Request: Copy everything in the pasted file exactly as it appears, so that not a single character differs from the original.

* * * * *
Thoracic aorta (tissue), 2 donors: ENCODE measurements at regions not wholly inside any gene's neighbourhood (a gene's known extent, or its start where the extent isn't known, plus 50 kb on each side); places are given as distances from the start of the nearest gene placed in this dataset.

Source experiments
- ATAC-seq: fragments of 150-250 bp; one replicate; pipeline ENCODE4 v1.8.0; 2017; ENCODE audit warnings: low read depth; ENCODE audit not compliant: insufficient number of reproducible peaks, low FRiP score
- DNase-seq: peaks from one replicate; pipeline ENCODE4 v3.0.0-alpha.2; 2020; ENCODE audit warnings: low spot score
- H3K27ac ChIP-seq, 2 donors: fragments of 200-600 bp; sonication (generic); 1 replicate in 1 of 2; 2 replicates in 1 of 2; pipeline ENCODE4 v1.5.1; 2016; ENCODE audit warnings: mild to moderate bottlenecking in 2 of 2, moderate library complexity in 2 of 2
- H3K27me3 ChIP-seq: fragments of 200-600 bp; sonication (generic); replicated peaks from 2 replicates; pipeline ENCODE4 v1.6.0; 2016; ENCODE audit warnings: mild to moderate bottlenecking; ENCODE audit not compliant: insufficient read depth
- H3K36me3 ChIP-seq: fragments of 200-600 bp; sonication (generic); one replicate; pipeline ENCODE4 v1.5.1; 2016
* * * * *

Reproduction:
Thoracic aorta (tissue), 2 donors: ENCODE measurements at regions not wholly inside any gene's neighbourhood (a gene's known extent, or its start where the extent isn't known, plus 50 kb on each side); places are given as distances from the start of the nearest gene placed in this dataset.

Source experiments
- ATAC-seq: fragments of 150-250 bp; one replicate; pipeline ENCODE4 v1.8.0; 2017; ENCODE audit warnings: low read depth; ENCODE audit not compliant: insufficient number of reproducible peaks, low FRiP score
- DNase-seq: peaks from one replicate; pipeline ENCODE4 v3.0.0-alpha.2; 2020; ENCODE audit warnings: low spot score
- H3K27ac ChIP-seq, 2 donors: fragments of 200-600 bp; sonication (generic); 1 replicate in 1 of 2; 2 replicates in 1 of 2; pipeline ENCODE4 v1.5.1; 2016; ENCODE audit warnings: mild to moderate bottlenecking in 2 of 2, moderate library complexity in 2 of 2
- H3K27me3 ChIP-seq: fragments of 200-600 bp; sonication (generic); replicated peaks from 2 replicates; pipeline ENCODE4 v1.6.0; 2016; ENCODE audit warnings: mild to moderate bottlenecking; ENCODE audit not compliant: insufficient read depth
- H3K36me3 ChIP-seq: fragments of 200-600 bp; sonication (generic); one replicate; pipeline ENCODE4 v1.5.1; 2016